Did you know that 40%-50% of marriages in the USA end in divorce? While most people opt for a divorce, they often don’t know the options they have.
Divorce and dissolution are the two ways to end a marriage legally. You and your spouse may decide that ending the marriage is the best option. However, how do you choose between the dissolution of marriage and divorce?
Is dissolution or divorce the answer? If you want to know the difference between the two, read on below.
What Is Dissolution of Marriage?
Most people use the words divorce and dissolution of marriage interchangeably. But what is the dissolution of marriage? Dissolution happens when two married individuals decide to go to court to have their marriage dissolved.
If both of you are on the same page about ending your marriage, dissolution is a less stressful, cheaper, and easier way to end it. It’s the best option as it doesn’t require the stressful court proceedings a divorce does.
Divorce vs. Dissolution: What Is the Difference?
The marriage dissolution process may help eliminate most of the processes and expenses associated with filing for a divorce. Fault grounds are not a factor in the dissolution process. A dissolution is considered a no-fault divorce.
A dissolution petition is only filed with the court after both parties agree on all matters involved in a divorce. Such issues include spousal support, child custody, division of custody, parental and visitation rights, designation of the marital residence, repayment of debts, and attorney costs.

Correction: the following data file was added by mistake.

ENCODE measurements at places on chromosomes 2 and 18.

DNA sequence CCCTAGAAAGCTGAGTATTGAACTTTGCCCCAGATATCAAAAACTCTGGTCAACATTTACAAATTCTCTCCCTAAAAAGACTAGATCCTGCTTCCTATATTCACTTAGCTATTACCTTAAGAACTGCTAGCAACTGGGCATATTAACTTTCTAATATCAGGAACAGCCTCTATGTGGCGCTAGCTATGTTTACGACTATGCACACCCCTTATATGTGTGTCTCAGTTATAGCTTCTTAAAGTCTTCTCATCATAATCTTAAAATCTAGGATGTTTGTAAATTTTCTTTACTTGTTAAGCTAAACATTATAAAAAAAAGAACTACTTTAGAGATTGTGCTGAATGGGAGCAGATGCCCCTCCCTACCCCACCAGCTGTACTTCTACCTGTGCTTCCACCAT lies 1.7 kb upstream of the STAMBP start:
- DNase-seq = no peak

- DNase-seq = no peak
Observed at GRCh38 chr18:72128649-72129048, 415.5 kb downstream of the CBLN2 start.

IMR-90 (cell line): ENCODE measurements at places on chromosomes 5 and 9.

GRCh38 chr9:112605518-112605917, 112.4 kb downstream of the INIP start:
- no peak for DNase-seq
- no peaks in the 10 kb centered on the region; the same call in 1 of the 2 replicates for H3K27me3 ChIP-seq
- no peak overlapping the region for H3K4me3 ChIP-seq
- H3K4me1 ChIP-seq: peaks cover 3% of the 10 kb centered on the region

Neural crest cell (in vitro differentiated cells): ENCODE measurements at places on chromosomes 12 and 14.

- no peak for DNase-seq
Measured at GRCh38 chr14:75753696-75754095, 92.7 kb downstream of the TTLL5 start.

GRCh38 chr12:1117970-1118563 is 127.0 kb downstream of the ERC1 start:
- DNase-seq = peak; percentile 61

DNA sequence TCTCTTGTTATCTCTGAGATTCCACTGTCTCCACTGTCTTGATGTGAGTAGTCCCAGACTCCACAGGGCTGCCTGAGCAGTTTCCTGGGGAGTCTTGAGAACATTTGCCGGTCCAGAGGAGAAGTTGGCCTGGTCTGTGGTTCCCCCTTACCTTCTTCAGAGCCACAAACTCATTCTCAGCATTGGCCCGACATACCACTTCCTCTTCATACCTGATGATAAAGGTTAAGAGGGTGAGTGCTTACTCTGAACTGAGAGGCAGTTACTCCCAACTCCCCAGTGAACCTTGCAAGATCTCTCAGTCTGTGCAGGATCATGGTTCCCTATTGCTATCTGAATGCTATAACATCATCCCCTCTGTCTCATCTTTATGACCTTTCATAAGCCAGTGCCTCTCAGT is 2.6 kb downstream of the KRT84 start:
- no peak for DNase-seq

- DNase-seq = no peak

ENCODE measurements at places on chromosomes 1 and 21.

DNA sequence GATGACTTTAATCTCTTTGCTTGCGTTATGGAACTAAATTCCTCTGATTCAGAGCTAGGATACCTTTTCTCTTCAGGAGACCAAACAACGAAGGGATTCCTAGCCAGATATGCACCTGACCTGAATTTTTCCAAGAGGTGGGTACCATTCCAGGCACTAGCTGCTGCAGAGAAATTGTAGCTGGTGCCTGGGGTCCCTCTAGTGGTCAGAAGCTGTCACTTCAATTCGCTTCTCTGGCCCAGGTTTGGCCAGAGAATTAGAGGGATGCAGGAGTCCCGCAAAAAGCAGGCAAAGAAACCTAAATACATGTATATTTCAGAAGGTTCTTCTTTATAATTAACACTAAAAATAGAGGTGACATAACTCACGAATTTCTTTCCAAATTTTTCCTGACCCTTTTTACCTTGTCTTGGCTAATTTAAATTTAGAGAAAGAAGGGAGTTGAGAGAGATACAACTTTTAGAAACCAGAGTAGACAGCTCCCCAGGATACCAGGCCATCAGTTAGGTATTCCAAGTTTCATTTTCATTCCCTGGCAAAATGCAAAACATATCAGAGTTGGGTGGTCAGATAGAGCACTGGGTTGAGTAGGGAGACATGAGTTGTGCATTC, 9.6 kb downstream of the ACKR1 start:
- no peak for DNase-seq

While the parties are still in negotiation, there is no subpoena power during a dissolution. Thus, you must voluntarily share essential information with your spouse. You are also allowed to hire professionals to assist with property and asset evaluation.
After reaching an understanding, a petition is filled with the court, and a hearing is set depending on your state’s statute of limitation. In Ohio, the hearing is set within the next 30-90 days.
During the hearing, each party must appear and testify that they have made full disclosure of their properties and assets. They are also required by law to state if they are completely satisfied with the agreement to dissolve their marriage and that they were not forced to sign the deal.
After the hearing, the court approves the agreement, and the marriage is dissolved. In a dissolution of marriage, the court is only involved in the last stage of the agreement, unlike in a divorce when everything has to be decided through court.
When Should You Consider a Dissolution of Marriage?
Dissolution is the best option for couples who can still work together through the process and amicably come to an agreement. Divorce is expensive and time-consuming. Thus dissolution could be the best option for you.
However, if there is distrust and resentment, divorce may be the better choice even if you two can work together. This is because the divorce process allows for subpoenaing of information, allowing both parties to be open and honest.
Every marriage and divorce process is unique. Thus, understanding the legal options you have will help you choose the most appropriate way to end your marriage.
What Is Marriage Annulment?
A marriage annulment declares a marriage as legally invalid. It is defined as a legal ruling to erase a marriage and declare it null and void. This happens when both parties were married by mistake or were not in their right frame of mind when they committed to get married.